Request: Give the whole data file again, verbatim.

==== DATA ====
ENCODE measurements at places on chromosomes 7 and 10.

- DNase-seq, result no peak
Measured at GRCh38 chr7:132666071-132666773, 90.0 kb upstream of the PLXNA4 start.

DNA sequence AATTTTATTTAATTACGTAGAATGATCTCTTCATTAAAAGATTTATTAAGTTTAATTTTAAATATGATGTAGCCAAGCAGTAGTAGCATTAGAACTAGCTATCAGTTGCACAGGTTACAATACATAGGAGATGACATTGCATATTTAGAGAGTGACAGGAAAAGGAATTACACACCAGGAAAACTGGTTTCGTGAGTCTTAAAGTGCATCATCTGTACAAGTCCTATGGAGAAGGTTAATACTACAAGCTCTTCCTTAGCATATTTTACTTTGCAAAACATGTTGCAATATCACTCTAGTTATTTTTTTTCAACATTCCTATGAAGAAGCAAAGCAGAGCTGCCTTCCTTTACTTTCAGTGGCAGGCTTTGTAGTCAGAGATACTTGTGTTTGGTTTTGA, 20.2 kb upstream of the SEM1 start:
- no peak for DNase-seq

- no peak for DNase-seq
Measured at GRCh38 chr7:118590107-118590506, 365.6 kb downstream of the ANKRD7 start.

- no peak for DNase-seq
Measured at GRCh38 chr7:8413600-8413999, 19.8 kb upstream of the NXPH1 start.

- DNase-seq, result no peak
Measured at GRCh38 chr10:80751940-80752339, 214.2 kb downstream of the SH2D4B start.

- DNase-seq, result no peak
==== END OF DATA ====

ENCODE measurements at places on chromosomes 7 and 10.

- DNase-seq, result no peak
Measured at GRCh38 chr7:132666071-132666773, 90.0 kb upstream of the PLXNA4 start.

DNA sequence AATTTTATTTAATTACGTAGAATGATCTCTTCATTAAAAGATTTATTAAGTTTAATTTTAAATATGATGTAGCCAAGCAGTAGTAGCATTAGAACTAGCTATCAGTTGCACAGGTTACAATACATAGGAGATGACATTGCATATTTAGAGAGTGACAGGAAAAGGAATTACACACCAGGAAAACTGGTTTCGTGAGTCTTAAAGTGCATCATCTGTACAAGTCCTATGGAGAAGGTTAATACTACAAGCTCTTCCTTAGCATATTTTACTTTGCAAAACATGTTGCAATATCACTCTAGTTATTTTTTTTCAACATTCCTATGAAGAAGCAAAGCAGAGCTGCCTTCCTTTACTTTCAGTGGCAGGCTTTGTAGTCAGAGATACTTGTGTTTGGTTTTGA, 20.2 kb upstream of the SEM1 start:
- no peak for DNase-seq

- no peak for DNase-seq
Measured at GRCh38 chr7:118590107-118590506, 365.6 kb downstream of the ANKRD7 start.

- no peak for DNase-seq
Measured at GRCh38 chr7:8413600-8413999, 19.8 kb upstream of the NXPH1 start.

- DNase-seq, result no peak
Measured at GRCh38 chr10:80751940-80752339, 214.2 kb downstream of the SH2D4B start.

- DNase-seq, result no peak